Jim Abrahams, Jerry Zucker and David Zucker essentially invented the genre with Airplane! and the Naked Gun movies, but haven’t worked together since 1986. David Zucker was the last of them to dip his toe in the spoof world, co-writing the pretty awful Scary Movie 5 and directing the aggressively unfunny right-wing spoofAn American Carol (because after all, what’s funnier than telling bleeding-heart liberals to shut the fuck up about things like gay rights?).
- National Lampoon
The humour magazine turned movie producers responsible for comedy classics Animal House and Vacation, National Lampoon made one really fun spoof, National Lampoon’s Loaded Weapon 1, before the ‘90s treated the brand really badly and it started just slapping its name on any old shit.
- The Wayans family
Responsible for hilarious Blaxploitation spoof I’m Gonna Git You Sucka and Don’t Be a Menace…, the sprawling, ever-prolific Wayans clan continue to make spoof films, they’re just a bit non-good. A Haunted House, A Haunted House 2, Dance Flick and 50 Shades of Black are all films that literally exist - they’re never completely terrible, and most of the Wayanses have charisma to burn, but their non-spoof comedies, TV work and occasional foray into action movies are way better.
- Mel Brooks
The icon behind Blazing Saddles, which regularly tops lists of the funniest films ever made, made the ace Star Wars spoof Spaceballs as well as Robin Hood: Men in Tights, but hasn’t made a film since 1995’s Dracula: Dead and Loving It, dedicating his time to Broadway adaptations of his earlier successes and occasionally moaning that everything’s too politically correct these days.
Cheapo crap ones are ten a penny
Scary Movie made a huge amount of money. A lot of that was down to it being properly funny, but it also did really well from the piggybacking aspect - the success of Scream was, in a way, marketing for Scary Movie. Just as it’s easier to sell something by comparing it to another product, it’s vastly, vastly easier to take the piss out of something than it is to produce something original. The people bankrolling low-budget movies seem to have this in mind - it seems a lot easier to secure funding for a project that has a bunch of useful keywords in it and might get some media coverage for spoofing another movie than to get it for any kind of original, imaginative, sincere project. If you’re a struggling filmmaker and you’ve written two screenplays, one a harrowing personal tale of human emotion and one called The Farting Avengers, best get polishing that knock-off Iron Man suit.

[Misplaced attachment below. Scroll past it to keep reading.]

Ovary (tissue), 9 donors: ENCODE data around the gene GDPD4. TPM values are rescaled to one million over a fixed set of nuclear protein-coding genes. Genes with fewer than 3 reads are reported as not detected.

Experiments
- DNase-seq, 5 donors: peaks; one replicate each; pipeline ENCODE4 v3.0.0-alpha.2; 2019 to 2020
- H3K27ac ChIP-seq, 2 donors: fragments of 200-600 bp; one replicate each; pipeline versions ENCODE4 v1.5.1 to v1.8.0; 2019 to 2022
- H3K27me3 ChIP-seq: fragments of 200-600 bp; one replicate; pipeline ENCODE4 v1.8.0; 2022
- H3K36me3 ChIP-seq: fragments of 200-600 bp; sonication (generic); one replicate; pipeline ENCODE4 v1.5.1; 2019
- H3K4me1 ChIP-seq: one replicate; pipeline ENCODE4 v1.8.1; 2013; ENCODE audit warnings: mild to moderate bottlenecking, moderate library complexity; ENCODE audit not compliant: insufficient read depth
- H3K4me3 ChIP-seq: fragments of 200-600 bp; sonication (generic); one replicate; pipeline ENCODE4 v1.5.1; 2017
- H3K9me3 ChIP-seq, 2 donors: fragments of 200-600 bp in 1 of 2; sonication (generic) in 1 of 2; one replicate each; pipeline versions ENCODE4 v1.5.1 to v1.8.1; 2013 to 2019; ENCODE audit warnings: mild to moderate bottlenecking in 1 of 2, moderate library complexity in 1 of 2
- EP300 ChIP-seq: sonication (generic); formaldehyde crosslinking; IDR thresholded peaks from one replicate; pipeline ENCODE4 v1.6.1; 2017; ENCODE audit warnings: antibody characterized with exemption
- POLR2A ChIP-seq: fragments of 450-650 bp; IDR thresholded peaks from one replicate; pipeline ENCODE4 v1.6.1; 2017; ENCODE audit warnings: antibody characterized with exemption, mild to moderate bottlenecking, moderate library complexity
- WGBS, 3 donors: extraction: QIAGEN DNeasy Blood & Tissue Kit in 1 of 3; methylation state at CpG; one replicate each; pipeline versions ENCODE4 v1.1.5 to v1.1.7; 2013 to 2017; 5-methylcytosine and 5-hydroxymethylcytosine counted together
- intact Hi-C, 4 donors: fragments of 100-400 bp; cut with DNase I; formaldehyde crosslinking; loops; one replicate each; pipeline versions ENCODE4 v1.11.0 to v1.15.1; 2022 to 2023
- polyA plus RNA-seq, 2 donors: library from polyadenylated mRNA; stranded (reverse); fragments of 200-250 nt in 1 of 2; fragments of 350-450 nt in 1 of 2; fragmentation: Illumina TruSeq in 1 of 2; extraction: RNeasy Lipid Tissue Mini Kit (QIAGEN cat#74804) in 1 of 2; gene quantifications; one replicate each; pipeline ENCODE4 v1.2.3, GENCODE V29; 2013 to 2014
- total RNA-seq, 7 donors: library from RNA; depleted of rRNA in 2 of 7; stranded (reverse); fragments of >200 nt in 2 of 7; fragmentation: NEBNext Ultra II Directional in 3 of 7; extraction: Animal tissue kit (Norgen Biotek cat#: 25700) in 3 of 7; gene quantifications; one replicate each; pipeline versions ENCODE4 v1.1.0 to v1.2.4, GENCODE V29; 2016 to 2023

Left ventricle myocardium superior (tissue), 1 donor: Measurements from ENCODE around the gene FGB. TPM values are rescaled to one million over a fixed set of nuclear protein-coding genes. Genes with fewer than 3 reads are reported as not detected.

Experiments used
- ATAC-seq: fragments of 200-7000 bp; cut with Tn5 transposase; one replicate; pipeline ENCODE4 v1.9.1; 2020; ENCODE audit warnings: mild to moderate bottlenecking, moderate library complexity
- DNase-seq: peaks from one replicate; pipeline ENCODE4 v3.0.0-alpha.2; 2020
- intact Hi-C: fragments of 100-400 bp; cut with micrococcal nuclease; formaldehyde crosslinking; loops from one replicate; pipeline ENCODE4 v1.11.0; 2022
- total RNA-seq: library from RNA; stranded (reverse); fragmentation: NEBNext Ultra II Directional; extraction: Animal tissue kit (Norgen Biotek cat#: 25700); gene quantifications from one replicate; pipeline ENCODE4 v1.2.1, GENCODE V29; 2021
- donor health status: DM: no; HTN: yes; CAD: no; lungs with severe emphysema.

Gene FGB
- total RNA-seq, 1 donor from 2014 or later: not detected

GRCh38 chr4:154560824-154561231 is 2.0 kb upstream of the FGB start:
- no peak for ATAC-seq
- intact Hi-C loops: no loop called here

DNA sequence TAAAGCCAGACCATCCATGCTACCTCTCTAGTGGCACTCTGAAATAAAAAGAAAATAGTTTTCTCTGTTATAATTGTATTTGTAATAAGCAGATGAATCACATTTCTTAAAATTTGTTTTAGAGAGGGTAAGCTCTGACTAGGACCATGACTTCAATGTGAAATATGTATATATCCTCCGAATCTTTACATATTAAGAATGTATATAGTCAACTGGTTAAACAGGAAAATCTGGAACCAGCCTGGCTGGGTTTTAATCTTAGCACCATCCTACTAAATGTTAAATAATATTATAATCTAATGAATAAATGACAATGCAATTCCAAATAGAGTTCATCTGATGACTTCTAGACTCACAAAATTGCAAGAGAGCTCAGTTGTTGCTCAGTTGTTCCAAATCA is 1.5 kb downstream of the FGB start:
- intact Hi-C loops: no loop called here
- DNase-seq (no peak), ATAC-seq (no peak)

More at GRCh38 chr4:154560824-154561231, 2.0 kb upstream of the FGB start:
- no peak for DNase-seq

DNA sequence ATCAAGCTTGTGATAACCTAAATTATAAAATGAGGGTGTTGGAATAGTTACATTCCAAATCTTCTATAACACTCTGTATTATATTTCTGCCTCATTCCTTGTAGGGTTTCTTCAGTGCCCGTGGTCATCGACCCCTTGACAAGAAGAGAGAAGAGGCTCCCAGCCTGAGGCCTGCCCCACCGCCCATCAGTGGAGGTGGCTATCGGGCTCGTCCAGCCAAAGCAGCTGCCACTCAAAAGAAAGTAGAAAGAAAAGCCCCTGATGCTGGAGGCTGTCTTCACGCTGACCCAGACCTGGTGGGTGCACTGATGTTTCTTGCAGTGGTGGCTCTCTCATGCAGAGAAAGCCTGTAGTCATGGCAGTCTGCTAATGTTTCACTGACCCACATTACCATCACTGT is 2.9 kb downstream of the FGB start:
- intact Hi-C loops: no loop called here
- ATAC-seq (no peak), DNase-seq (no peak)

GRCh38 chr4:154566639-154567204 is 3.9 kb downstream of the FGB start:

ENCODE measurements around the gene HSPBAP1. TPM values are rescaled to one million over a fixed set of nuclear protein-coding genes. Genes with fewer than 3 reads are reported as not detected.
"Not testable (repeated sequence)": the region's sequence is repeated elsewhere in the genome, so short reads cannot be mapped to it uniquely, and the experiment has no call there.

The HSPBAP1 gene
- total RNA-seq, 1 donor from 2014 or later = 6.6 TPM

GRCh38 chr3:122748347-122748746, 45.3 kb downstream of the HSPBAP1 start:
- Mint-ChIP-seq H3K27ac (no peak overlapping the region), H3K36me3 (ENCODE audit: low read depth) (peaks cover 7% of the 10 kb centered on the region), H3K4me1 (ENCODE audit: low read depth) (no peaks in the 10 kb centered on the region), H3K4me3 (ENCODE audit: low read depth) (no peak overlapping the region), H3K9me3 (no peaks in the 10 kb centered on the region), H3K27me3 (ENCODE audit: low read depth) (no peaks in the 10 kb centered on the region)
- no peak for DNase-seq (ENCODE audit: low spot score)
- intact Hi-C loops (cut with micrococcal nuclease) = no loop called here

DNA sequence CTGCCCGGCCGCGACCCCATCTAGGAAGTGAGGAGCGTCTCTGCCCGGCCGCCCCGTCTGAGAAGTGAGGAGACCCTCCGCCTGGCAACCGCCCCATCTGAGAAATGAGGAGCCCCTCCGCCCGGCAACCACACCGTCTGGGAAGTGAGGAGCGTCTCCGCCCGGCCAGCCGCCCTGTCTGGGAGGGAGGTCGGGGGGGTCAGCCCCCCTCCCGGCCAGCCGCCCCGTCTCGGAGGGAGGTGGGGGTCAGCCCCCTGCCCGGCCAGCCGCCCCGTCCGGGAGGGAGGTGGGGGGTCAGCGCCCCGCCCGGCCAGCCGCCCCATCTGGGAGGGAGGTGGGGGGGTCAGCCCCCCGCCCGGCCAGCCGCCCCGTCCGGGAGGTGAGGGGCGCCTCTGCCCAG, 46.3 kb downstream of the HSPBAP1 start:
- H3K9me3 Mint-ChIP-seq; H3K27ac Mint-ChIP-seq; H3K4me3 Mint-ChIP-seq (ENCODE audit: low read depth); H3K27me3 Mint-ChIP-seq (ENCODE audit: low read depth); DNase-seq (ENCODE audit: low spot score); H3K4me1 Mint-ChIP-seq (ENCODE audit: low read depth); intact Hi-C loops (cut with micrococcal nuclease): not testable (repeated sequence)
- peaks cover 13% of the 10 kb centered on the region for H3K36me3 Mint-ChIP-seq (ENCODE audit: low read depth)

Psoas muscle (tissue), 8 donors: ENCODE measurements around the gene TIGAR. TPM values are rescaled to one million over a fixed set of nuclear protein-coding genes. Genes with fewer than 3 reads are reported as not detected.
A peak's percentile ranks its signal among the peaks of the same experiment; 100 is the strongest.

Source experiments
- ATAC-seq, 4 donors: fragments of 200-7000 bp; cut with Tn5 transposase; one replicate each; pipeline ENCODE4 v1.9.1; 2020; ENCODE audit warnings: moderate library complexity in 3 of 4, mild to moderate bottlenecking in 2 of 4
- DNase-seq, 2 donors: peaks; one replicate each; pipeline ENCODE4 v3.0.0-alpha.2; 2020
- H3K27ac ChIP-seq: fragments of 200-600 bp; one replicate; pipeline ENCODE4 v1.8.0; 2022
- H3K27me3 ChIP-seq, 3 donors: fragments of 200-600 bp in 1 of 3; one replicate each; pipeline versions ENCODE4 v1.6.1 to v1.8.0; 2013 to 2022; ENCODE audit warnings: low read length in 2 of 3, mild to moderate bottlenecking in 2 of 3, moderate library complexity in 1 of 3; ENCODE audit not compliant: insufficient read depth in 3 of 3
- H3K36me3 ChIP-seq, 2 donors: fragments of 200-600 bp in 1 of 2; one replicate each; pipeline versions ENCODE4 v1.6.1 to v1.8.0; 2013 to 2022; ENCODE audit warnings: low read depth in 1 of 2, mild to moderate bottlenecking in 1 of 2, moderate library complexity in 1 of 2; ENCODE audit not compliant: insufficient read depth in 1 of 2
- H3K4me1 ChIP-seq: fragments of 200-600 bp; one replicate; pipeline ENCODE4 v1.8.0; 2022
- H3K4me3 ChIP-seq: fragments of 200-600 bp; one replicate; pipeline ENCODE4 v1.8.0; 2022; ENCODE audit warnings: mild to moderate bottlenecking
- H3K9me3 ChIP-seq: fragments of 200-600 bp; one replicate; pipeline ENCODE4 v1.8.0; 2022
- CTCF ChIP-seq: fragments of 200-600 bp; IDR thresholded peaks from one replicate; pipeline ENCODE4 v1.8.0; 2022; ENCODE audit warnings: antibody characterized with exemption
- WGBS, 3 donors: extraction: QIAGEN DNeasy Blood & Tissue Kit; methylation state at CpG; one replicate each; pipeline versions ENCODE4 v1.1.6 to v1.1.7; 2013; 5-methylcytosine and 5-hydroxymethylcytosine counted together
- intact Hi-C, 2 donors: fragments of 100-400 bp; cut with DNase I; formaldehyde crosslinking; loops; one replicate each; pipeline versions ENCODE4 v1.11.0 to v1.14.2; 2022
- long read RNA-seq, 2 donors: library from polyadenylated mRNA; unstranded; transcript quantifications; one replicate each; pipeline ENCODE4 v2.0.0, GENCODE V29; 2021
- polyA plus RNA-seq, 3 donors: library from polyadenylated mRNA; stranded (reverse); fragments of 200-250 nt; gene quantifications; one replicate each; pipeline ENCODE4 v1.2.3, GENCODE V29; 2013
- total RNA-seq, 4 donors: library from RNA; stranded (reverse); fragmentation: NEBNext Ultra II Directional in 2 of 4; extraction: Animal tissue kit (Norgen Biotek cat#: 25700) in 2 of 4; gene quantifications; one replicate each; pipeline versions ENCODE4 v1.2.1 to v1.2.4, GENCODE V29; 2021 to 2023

Films take a while to make
In an age of Twitter, podcasting and YouTube, where a video criticising a film can run longer than the film itself and it’s easy to be sick of a movie long before you’ve seen it, is there any need for film spoofs? By the time a movie is made pointing out that, like, Ant-Man is a bit of a silly superhero, the world has long moved on. Months before a film’s even out on Blu-Ray, endless pisstakes are all over the internet.
Not dissimilarly, where a huge part of the appeal of something like Airplane! was seeing usually-serious actors delivering absurd dialogue, living in an era where famous people have more avenues to show off their silly side than ever means it just doesn’t feel necessary.
There are definitely exceptions to this rule, but generally, the more specific the spoof, the less well it ages. Broad, genre-wide spoofs like The Naked Gun or Airplane! date much better than the hyper-specificity of, say, The Starving Games, which, unless you’ve watched the Hunger Games films in the last 48 hours, is just an hour and half of poorly-delivered farts. The two Hot Shots! films are ostensibly parodies of Top Gun and Rambo, but you don’t need to have seen either to enjoy them - they’re just big goofy silly gag-filled movies that work completely legitimately in their own right.
But there’s hope!
The desire for fully daft spoofs will never die, and there are still people doing fine work in the genre. The days of queuing outside the cinema to see Hot Shots! Part Deux might be long gone, but Michael Jai White’s Black Dynamite is a pitch-perfect spoof of Blaxploitation martial arts movies, while Jorma Taccone’s MacGruber perfectly nails the absurdity of action cinema. On TV, Documentary Now! manages to combine the highbrow and lowbrow in hilarious ways, while the far-funnier-than-it-should-be Keith & Paddy Picture Show delivers gleefully stupid Hollywood takedowns. Everything from SNL to Horrible Histories offers bite-size spoofs of stuff as soon as it’s out. And the internet - there’s this thing called the internet, full of more silliness than anyone can really comprehend. Leslie Nielsen might be gone, but people saying stupid things before getting hit in the bollocks is here forever.